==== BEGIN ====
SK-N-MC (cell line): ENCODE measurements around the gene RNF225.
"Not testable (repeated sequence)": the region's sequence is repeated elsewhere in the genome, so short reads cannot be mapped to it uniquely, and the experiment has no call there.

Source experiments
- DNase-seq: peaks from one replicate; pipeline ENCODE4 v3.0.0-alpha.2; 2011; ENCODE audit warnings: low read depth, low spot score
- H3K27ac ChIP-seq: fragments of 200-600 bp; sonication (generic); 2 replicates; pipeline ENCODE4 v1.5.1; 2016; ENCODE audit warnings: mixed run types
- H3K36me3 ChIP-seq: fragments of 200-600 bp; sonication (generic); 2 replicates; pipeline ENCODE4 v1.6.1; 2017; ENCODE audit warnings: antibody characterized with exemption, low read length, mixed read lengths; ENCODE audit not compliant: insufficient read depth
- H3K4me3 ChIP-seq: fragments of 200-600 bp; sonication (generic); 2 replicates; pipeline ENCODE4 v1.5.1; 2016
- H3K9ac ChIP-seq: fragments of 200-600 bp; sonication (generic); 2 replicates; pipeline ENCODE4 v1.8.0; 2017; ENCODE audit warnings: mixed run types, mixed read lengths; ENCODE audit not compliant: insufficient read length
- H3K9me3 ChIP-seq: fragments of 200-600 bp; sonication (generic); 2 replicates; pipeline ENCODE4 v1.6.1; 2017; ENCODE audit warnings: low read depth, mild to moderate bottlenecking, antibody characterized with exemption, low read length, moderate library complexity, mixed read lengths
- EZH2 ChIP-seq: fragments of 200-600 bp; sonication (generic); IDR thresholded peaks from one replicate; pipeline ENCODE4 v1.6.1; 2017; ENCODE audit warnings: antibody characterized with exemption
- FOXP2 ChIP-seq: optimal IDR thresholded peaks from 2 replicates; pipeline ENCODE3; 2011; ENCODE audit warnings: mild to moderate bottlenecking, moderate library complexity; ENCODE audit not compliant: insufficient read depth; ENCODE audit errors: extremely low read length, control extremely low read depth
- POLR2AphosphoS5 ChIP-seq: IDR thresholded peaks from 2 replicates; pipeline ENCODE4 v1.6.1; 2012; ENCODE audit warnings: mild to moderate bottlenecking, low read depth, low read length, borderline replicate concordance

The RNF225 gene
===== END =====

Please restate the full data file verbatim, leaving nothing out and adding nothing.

SK-N-MC (cell line): ENCODE measurements around the gene RNF225.
"Not testable (repeated sequence)": the region's sequence is repeated elsewhere in the genome, so short reads cannot be mapped to it uniquely, and the experiment has no call there.

Source experiments
- DNase-seq: peaks from one replicate; pipeline ENCODE4 v3.0.0-alpha.2; 2011; ENCODE audit warnings: low read depth, low spot score
- H3K27ac ChIP-seq: fragments of 200-600 bp; sonication (generic); 2 replicates; pipeline ENCODE4 v1.5.1; 2016; ENCODE audit warnings: mixed run types
- H3K36me3 ChIP-seq: fragments of 200-600 bp; sonication (generic); 2 replicates; pipeline ENCODE4 v1.6.1; 2017; ENCODE audit warnings: antibody characterized with exemption, low read length, mixed read lengths; ENCODE audit not compliant: insufficient read depth
- H3K4me3 ChIP-seq: fragments of 200-600 bp; sonication (generic); 2 replicates; pipeline ENCODE4 v1.5.1; 2016
- H3K9ac ChIP-seq: fragments of 200-600 bp; sonication (generic); 2 replicates; pipeline ENCODE4 v1.8.0; 2017; ENCODE audit warnings: mixed run types, mixed read lengths; ENCODE audit not compliant: insufficient read length
- H3K9me3 ChIP-seq: fragments of 200-600 bp; sonication (generic); 2 replicates; pipeline ENCODE4 v1.6.1; 2017; ENCODE audit warnings: low read depth, mild to moderate bottlenecking, antibody characterized with exemption, low read length, moderate library complexity, mixed read lengths
- EZH2 ChIP-seq: fragments of 200-600 bp; sonication (generic); IDR thresholded peaks from one replicate; pipeline ENCODE4 v1.6.1; 2017; ENCODE audit warnings: antibody characterized with exemption
- FOXP2 ChIP-seq: optimal IDR thresholded peaks from 2 replicates; pipeline ENCODE3; 2011; ENCODE audit warnings: mild to moderate bottlenecking, moderate library complexity; ENCODE audit not compliant: insufficient read depth; ENCODE audit errors: extremely low read length, control extremely low read depth
- POLR2AphosphoS5 ChIP-seq: IDR thresholded peaks from 2 replicates; pipeline ENCODE4 v1.6.1; 2012; ENCODE audit warnings: mild to moderate bottlenecking, low read depth, low read length, borderline replicate concordance

The RNF225 gene